The various percentages of resistance in different parts of the world are due to differences in the prevalence of antibiotic consumption in each country [22]. In this study frequency of integrons of class 1, 2 and 3 were estimated as 78.26%, 76.81%, and 26.09%, respectively. The integron prevalence was relatively higher than in other investigations; for example, Jones et al [20] reported that 47% of MDR isolates carried class 1 and 2 integrons, whereas no integron class 3 was detected. Furthermore, research by Farshad et al [15] found frequencies of 25.6% for class 1 integron and 41.10% for class 2 integron, whereas Rezaee et al [3] reported 26.03% and 5.08% of class 1 and 2 integrons, respectively. In other research by Ranjbaran et al [23], a class 1 and 2 integron prevalence of 86% and 8% was reported, respectively. In contrast to investigations in Australia [24], Korea [25], France [26], Spain [27], China [28], Iran [3,15,23,29], Taiwan [9], Malaysia [30], and Pakistan [31], that did not detect any class 3, in the current study we found class 3 integron at a frequency of 26.09% in E. coli isolates, for the first time in Iran. In addition, here we studied the existence and the sizes of variable regions of class 1 and 2 integrons, using their specific primers by PCR technique, as we detected 48 (69.56%) and 29 (42.03%) isolates containing the gene cassette among 54 (78.26%) and 53 (76.81%) class 1 and 2 integron-bearing isolates, respectively. The gene cassettes ranged between 750 base pairs and 2000 base pairs, and amplicons of 1500 base pairs and 2000 base pairs were the most common gene cassette regions harbored in class 1 and 2 integrons, respectively. Moreover Machado et al 2007 [32] and Bakhshi et al 2012 [33] published similar results confirming our investigation.
As previously noted, the presence of integrons is closely related to resistance to quinolones, aminoglycoside compounds, trimethoprim, chloramphenicol, and β-lactam antibiotics [28,34–37]. We also detected a substantial correlation between class 1 integron, embedded gene cassette and resistance to amikacin, gentamicin, chloramphenicol, ampicillin, tetracycline, nalidixic acid, and co-trimoxazole, and also between class 2 integron, correspondent gene cassette and resistance to aminoglycosides, co-trimoxazole, cefalexin, ampicillin, and chloramphenicol. We also found a significant relationship between integron class 3 and the resistance to gentamicin, kanamycin, and streptomycin. We also confirmed that among a total of 69 MDR strains in this research, none of them contained unaccompanied class 3 integron, but it was found with high frequency co-occurring with class 1 and 2 integrons (Figure 2).
Considering the results obtained from our study, it was determined that some strains, despite being a MDR and having the integrase gene do not encompass the variable region. As Dawes et al [38] and Japoni-Nejad et al [39] reported, the differences in PCR results of integron identification, in the samples, could be due to variation in the 3′ region of the integron and the primer-binding site or the extensive size of the gene cassette. Also, as can be seen from Tables 2 and 3 and Figure 2, there are some strains containing multiple integrons and gene cassettes; therefore, it is concluded that there are multiple integrons present at the different chromosomal regions of the isolates.
In conclusion, recent investigations suggest that integrons are common among MDR isolates and they can be used as a marker for the identification of MDR isolates. This could lead to a serious threat of an outbreak of antimicrobial resistance development, which complicates the treatment of infections in the future, therefore precautionary measurements must be adopted to prevent the spread of these integrons. Eventually, considering the number of isolates bearing class 1 and class 2 integrons, lacking any gene cassette, it is suggested that the integron structures should be further investigated at the preserved regions in future researches.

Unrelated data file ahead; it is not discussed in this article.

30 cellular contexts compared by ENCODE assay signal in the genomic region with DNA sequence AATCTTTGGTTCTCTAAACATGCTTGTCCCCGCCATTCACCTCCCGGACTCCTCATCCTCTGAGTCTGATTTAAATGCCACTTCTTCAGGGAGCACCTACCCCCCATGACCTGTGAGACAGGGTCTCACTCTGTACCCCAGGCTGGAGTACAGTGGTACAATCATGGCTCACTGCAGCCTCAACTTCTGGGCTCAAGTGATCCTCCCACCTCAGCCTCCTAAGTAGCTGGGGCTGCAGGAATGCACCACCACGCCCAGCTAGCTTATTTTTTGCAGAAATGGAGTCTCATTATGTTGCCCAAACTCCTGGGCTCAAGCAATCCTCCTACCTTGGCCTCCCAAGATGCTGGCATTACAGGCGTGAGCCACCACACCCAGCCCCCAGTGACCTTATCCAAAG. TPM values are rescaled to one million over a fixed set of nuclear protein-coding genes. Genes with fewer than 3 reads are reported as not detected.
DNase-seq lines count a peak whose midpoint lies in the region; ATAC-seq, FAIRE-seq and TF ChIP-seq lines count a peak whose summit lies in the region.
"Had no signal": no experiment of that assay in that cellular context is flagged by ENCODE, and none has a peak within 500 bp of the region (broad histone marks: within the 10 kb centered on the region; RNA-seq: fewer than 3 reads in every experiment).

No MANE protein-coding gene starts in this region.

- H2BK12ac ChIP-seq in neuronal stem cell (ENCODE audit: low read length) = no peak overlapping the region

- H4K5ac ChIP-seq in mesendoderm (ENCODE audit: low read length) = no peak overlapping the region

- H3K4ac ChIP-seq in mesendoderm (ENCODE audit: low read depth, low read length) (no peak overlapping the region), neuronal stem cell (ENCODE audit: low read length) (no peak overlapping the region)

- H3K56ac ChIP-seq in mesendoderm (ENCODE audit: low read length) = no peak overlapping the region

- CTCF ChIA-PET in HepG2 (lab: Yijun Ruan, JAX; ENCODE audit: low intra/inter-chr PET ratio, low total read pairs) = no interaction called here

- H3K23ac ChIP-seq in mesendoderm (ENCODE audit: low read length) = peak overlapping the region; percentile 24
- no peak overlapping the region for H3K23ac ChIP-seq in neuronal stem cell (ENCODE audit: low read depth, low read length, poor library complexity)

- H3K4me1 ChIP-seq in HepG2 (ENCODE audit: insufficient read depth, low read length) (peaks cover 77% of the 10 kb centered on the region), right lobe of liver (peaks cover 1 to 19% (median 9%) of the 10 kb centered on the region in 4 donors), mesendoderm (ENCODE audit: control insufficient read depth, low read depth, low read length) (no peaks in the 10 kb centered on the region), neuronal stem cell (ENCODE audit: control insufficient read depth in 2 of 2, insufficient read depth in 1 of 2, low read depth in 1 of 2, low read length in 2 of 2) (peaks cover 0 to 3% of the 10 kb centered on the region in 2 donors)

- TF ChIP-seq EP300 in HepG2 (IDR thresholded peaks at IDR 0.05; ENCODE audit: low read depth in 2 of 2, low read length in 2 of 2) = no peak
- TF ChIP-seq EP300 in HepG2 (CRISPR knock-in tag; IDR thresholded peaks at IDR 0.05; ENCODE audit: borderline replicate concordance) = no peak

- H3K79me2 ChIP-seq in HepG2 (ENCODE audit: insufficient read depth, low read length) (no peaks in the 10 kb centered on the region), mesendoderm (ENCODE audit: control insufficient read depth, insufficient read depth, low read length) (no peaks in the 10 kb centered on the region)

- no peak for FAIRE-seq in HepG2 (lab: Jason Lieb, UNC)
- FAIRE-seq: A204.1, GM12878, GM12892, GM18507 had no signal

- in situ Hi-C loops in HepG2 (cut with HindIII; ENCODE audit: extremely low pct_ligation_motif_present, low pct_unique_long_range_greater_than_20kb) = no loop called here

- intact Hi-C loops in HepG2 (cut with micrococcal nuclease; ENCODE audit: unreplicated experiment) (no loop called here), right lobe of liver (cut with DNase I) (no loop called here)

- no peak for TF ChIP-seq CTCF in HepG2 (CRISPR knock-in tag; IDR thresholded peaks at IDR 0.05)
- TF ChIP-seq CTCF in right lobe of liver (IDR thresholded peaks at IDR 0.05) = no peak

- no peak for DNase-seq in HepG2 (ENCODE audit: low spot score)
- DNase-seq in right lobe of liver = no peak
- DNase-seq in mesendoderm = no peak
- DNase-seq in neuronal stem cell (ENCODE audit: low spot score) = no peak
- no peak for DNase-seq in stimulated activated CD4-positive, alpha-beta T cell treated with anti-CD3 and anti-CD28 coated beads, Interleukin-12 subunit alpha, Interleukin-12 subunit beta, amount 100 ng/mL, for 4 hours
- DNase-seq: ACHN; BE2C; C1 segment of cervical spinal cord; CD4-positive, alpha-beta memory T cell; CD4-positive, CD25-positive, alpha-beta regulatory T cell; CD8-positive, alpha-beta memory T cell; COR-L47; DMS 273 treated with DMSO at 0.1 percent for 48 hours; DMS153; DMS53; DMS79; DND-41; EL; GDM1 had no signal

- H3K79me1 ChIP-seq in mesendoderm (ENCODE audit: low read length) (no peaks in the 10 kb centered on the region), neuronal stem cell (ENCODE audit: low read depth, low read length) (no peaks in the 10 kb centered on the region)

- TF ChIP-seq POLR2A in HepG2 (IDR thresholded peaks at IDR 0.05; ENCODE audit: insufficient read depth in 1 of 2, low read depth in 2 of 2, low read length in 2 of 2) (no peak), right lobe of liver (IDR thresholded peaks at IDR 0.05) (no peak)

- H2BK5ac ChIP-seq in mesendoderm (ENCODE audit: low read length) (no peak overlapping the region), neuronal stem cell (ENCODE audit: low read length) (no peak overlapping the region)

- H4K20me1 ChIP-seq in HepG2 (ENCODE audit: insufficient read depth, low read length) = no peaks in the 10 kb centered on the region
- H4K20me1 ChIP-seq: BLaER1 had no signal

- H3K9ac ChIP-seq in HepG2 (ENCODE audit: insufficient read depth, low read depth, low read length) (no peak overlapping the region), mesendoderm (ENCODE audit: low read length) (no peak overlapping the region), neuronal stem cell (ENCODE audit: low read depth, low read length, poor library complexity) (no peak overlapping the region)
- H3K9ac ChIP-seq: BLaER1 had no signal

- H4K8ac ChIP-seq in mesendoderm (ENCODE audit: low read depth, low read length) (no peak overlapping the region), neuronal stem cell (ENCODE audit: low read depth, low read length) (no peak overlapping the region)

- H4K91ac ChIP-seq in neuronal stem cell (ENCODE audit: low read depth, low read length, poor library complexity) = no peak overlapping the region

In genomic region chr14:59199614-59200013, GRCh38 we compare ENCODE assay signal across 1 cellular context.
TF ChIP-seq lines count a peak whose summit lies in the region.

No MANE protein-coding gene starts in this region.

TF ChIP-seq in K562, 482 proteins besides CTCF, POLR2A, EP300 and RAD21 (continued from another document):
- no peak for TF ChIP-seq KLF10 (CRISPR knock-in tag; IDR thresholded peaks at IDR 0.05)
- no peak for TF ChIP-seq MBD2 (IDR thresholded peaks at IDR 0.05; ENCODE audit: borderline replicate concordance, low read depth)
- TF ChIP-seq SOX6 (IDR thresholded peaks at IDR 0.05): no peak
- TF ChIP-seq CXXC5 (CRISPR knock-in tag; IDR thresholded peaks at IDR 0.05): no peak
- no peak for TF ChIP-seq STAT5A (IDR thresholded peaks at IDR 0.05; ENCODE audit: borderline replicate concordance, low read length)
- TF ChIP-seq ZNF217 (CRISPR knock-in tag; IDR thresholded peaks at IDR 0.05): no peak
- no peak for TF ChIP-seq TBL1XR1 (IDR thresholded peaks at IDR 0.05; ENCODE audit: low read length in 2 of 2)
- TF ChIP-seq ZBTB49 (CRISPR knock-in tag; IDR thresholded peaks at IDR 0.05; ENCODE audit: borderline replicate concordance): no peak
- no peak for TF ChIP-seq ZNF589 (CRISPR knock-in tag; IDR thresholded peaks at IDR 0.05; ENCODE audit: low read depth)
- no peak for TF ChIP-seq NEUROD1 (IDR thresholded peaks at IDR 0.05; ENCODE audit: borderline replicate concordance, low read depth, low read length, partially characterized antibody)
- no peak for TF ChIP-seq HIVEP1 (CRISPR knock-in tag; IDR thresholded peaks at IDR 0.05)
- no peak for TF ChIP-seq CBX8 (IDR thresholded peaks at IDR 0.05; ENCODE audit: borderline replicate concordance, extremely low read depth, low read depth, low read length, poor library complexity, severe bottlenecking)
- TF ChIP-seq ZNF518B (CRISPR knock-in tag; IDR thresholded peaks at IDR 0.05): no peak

Conflicts of interest

All contributing authors declare no conflicts of interest.


The authors acknowledge all staff members of the Biotechnology Research Center, Islamic Azad University, Shahrekord branch, Iran for their help and kind support during this study.


This is an Open Access article distributed under the terms of the Creative Commons Attribution Non-Commercial License (http://creativecommons.org/licenses/by-nc/3.0) which permits unrestricted non-commercial use, distribution, and reproduction in any medium, provided the original work is properly cited.


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Figure 1
The percentages of antimicrobial resistance detected among multidrug-resistant E. coli isolates.
Figure 2
Frequency of simultaneous occurrence of integrons in multidrug-resistant isolates.
Table 1
Primers and PCR conditions used in this study.
Gene Primer sequence Size of product (bp) PCR conditions Reference
IntI1-F GGT CAA GGA TCT GGA TTT CG 436 bp 5 min at 94°C; 32 cycles of 1 min at 94°C, 1 min at 60°C, 2 min at 72°C; 10 min at 72°C Machado, 2005
IntI2-F CAC GGA TAT GCG ACA AAA AGG 788 bp 5 min at 94°C; 32 cycles of 1 min at 94°C, 1 min at 60°C, 2 min at 72°C; 10 min at 72°C Machado, 2005
IntI3-F AGT GGG TGG CGA ATG AGT G 600 bp 5 min at 94°C; 32 cycles of 1 min at 94°C, 1 min at 60°C, 2 min at 72°C; 10 min at 72°C Machado, 2005
5'CS GGC ATC CAA GCA GCA AG Variable 5 min at 94°C; 35 cycles of 1 min at 94°C, 1 min at 58°C, 2 min at 72°C; 10 min at 72°C Machado, 2005
attI2-F GAC GGC ATG CAC GAT TTG TA Variable 5 min at 94°C; 35 cycles of 1 min at 94°C, 1 min at 58°C, 2 min at 72°C; 10 min at 72°C Machado, 2005
Table 2
Sizes of variable regions of integron class I cassettes in intI1 positive isolates.
Pattern of integron I cassettes bands (pb) No. of isolates (%)
750 2 (3.70)
800 16 (29.63)
1000 2 (3.70)
1200 2 (3.70)
1500 25 (46.30)
2000 1 (1.85)
Without PCR product 6 (11.12)
Total no. of intI1 positive isolates 54 (100)
Table 3
Sizes of variable regions of integron class 2 cassettes in intI2 positive isolates.
Pattern of integron 2 cassettes bands (pb) No. of isolates (%)
800 11 (20.76)
1300 2 (3.77)
1500 2 (3.77)
2000 14 (26.42)
Without PCR product 24 (45.28)
Total no. of intI2 positive isolates 53 (100)